The ubiquitous greater wax moth is ordinary in every way but one: It has the ability to hear the highest-known sound frequency.
The greater wax moth's hearing goes up to about 300 kilohertz, nearly 100 kHz higher than the hearing of some bats.
"This is the animal with the highest frequency sensitivity yet recorded, there's no other animal that can hear such a high frequency," said study co-author James Windmill, a bioacoustician at the University of Strathclyde in Scotland.
The moth's ultrasonic hearing range, which was described Tuesday (May 7) in the journal Biology Letters, could help the creature hear the sonar communication of their predators, bats, Windmill said. [Flying Mammals: Gallery of Amazing Bats]
The nondescript brown moth species, Galleria mellonella, lives in North America, Europe and Asia and has a 1.1 inch (3 centimeter) wingspan. Its tiny ear is just 0.02 inches (0.5 millimeters) across.
Other researchers had tested the hearing of the greater wax moth, but gave up at about 100 kHz. But the moth's ear was so sensitive at that frequency that Windmill and his colleagues wondered just how high they could hear. (By comparison, the human ear can hear sounds up to just 20 kHz)
The research team used a laser vibrometer to measure the vibrations of the ear in response to sound waves. They also measured electrical signals in the ear nerve.
They then watched the ear as they raised the sound frequency higher and higher.
The researchers found that the moth's hearing went to an astonishing 300 kHtz.
Bat versus moth
The team hypothesizes that the moth's ultrasonic hearing could help it evade their predators in many environments.
The moth "would probably be the food for many different bats using many different frequencies," Windmill told LiveScience.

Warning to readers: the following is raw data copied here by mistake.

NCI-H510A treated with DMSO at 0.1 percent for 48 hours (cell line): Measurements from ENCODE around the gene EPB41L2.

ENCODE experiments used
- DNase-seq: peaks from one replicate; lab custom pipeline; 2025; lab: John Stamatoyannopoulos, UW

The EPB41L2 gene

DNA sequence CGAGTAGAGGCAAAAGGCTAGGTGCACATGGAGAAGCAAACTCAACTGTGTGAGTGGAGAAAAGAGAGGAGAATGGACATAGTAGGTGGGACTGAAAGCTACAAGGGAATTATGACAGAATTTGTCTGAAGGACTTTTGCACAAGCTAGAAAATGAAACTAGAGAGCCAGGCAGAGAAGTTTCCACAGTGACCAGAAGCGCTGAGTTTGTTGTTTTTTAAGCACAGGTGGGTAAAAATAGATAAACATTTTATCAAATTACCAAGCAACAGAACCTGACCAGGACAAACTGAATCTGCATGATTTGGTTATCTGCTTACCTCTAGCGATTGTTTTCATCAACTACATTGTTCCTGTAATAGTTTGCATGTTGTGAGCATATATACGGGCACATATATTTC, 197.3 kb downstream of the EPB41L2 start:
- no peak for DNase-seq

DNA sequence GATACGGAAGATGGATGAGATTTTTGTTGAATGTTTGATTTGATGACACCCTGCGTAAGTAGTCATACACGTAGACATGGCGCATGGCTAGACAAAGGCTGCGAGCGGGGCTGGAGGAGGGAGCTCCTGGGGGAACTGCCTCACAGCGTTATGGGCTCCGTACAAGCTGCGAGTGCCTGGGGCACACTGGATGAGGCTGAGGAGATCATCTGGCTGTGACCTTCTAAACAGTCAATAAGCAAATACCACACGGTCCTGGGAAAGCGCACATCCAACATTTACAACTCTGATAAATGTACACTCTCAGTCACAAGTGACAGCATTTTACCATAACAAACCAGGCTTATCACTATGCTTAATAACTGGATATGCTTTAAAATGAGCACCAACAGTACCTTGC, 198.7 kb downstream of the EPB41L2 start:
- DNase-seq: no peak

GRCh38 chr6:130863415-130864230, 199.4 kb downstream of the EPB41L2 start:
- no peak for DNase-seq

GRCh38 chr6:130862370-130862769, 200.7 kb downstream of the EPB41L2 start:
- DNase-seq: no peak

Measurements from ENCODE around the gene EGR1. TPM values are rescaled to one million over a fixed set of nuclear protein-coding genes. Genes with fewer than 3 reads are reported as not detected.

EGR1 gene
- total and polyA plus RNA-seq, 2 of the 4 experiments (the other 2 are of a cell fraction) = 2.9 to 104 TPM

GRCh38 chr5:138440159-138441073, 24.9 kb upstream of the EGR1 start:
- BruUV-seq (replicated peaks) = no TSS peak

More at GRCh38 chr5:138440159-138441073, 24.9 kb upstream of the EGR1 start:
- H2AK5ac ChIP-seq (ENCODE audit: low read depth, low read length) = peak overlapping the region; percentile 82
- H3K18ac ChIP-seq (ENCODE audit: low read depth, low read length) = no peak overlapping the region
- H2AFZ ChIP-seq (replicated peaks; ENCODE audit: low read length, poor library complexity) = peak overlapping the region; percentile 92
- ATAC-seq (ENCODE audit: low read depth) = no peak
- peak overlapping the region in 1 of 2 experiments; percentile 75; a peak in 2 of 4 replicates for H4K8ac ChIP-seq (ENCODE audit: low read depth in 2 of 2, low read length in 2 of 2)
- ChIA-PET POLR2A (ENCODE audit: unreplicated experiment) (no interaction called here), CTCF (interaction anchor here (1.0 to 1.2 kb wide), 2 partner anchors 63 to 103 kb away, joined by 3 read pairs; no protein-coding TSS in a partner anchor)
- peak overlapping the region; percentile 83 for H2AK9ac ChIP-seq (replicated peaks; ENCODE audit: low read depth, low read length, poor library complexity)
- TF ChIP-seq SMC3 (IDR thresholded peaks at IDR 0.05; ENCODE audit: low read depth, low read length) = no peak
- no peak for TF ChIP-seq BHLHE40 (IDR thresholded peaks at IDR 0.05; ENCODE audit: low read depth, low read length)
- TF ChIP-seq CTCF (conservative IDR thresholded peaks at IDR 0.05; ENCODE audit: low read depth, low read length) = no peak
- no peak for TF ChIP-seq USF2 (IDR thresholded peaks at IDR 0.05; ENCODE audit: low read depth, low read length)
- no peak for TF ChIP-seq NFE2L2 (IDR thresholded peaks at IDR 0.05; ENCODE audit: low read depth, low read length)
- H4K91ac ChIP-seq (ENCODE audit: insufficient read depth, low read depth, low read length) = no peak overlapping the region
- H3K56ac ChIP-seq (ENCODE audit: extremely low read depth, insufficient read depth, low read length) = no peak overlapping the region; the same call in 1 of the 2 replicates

Bat echolocation calls can go as high as 212 kHz, so the high-frequency hearing could help the greater wax moth hear a different predator species' calls and evade them, Windmill said.
The other possibility is that their ears help females hear the mating calls of males.
Though male mating calls are at a lower pitch (about 80 kHz), they are incredibly short pulses. Because of how hearing works, an ear tuned to the lower pitch of the mating calls would still be moving in response to one pulse when the second was made. Being tuned to a higher frequency range could allow the females to differentiate the individual pulses, Windmill said.
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Tia is the managing editor and was previously a senior writer for Live Science. Her work has appeared in Scientific American, Wired.com and other outlets. She holds a master's degree in bioengineering from the University of Washington, a graduate certificate in science writing from UC Santa Cruz and a bachelor's degree in mechanical engineering from the University of Texas at Austin. Tia was part of a team at the Milwaukee Journal Sentinel that published the Empty Cradles series on preterm births, which won multiple awards, including the 2012 Casey Medal for Meritorious Journalism.